National Apprenticeship Week 2020

In light of National Apprenticeship Week taking place from 3rd to 9th February 2020, this year’s theme is “Look Beyond”. 

With the weeklong celebration, the theme focuses on the typical stereotypes around apprenticeships, and celebrates the wide range of diverse opportunities that apprenticeships bring to an organisation. 

Ask yourself: How can you encourage a wider, more diverse and inclusive workforce?  

Could you consider apprenticeships as an additional hiring method?

Are you utilising your apprenticeship levy to recruit and harness new talent? 

Are you investing in your existing workforce? 

Did you know that now more than ever, the government are committed to improving the quality of apprenticeships in addition to increasing the number of apprenticeship opportunities across the public sector? It is the expectation that schools will play an important part in contributing to this by increasing the number of apprentices across their own workforce. 

Apprenticeships are a good way for schools to enable the practical knowledge and skills needed to enter the workplace, retain staff and upskill the current workforce to support career progression. 
Here’s what you need to know about apprenticeships! 

What does the apprenticeship levy mean for schools? 
As of April 2017, the way in which the government funded apprenticeships in England changed, whereby some employers were required to contribute to the apprenticeship levy. Ultimately this resulted in changes to the funding for apprenticeship training for all employers.
The changes include the introduction of a new co-investment rate for non-levy paying employers. If your school has a payroll bill that is less than £3m, you will not pay into the levy, however, will be eligible for ‘co-investment’. This means that the government will cover 90% of your apprentice’s training and assessment costs up to the funding band maximum, and you’ll only need to contribute that last 10%. 

If the employer of the staff at your school is a local authority, a governing body which controls more than one school, or a multi-academy trust with an annual pay bill of more than £3 million, you may contribute to the levy through them.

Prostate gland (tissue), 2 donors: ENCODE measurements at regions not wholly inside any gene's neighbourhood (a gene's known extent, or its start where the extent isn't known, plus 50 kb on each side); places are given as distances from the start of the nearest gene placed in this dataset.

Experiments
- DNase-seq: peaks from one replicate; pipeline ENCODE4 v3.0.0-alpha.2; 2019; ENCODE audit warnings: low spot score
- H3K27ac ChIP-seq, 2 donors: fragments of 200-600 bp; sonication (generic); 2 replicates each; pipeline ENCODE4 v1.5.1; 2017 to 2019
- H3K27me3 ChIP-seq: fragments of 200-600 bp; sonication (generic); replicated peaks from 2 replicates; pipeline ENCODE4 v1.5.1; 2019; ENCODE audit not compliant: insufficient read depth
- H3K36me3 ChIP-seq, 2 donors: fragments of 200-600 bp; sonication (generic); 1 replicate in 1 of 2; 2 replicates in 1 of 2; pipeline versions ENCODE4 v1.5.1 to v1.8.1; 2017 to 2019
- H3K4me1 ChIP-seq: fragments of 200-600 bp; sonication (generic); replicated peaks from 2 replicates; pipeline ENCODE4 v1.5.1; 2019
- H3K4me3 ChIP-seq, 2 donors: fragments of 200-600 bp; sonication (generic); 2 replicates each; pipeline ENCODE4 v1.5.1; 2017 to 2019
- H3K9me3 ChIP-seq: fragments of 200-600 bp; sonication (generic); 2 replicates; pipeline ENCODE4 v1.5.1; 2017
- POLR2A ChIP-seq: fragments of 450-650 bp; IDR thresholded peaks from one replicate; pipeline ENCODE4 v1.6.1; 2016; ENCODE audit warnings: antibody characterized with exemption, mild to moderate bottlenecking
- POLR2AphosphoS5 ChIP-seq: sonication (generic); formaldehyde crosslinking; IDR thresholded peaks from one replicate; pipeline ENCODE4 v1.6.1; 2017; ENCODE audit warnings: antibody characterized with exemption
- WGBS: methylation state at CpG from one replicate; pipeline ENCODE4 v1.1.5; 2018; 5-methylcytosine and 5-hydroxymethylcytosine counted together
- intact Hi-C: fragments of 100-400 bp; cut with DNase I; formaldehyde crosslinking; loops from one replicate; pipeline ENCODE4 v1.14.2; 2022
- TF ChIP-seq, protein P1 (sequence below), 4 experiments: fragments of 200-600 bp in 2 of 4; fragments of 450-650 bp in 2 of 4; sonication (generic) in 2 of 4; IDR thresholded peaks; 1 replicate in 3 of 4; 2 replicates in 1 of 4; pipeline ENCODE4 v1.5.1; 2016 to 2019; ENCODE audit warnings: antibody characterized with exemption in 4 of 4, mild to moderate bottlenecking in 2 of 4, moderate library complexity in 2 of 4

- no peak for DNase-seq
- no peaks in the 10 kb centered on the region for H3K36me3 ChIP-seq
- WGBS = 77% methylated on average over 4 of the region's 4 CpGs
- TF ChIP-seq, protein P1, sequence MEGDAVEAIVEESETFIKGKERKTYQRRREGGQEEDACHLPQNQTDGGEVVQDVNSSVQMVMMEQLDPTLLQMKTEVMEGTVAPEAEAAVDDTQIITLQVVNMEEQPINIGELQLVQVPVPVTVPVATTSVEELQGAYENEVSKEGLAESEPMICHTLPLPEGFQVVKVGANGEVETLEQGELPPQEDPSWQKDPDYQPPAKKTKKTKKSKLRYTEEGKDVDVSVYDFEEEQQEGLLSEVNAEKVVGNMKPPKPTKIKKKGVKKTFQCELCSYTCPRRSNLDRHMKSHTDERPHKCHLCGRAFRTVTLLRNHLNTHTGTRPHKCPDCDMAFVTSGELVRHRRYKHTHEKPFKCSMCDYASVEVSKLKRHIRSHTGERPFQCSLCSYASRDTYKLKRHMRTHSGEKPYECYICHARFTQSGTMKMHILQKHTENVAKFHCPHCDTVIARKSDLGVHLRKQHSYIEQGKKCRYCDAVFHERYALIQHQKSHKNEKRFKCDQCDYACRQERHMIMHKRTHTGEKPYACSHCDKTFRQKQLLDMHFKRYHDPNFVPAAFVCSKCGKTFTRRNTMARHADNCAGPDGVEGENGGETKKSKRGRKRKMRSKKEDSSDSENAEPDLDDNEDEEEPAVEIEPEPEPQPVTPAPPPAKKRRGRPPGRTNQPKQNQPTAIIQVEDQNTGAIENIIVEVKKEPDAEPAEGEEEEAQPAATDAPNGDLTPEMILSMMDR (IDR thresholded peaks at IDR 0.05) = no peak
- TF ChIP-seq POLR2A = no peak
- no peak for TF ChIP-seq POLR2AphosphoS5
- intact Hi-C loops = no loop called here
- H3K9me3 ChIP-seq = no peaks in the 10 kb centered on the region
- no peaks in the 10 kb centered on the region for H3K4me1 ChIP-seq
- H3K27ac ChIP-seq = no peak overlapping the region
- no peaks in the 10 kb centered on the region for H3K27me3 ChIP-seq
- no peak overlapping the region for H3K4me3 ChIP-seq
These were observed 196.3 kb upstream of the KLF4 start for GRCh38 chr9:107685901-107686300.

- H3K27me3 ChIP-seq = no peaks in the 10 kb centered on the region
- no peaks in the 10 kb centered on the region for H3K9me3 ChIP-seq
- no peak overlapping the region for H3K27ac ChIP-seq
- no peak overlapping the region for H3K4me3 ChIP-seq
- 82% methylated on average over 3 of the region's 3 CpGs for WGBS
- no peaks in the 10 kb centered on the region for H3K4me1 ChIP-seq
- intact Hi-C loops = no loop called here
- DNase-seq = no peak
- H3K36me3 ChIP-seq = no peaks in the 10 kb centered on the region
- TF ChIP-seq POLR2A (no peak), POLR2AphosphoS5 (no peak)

What is an apprenticeship? 
Apprenticeships are not just for young people, anyone at any age can become an apprentice and benefit from gaining valuable skills and knowledge in a specific job role. An apprenticeship consists of a combination of work-based learning and off-the-job training, enabling the apprentice to bring new skills into the work environment. 

Who are apprenticeships available to?  
Apprenticeships are available to new recruits and existing employees and are a way of bringing new talent into to your school, as well as to develop, harness and upskill your existing workforce.

What levels of apprenticeship are available? 

What are the benefits of recruiting an apprentice or developing my workforce

Schools can recruit, retain and develop skilled and invested employees
Apprenticeships aid recruitment and retention
Employees will work to aligned industry/sector specific standards 
Schools can tackle skills gaps and shortages 
Apprenticeships help to motivate your existing workforce 

What apprenticeships are available for my school?
Schools employ a variety of staff across a wide range of job roles that align with a wide variety of apprenticeship frameworks and standards.

Here are just some of the apprenticeship standards and frameworks available to schools: 

A full list of apprenticeships available standards and current frameworks are available online, however, please note that all apprenticeship frameworks will be withdrawn by August 2020 and replaced by apprenticeship standards.

If you’re interested in recruiting an apprentice and not sure of the key times to advertise, why not take a look at our key recruitment periods infographics.

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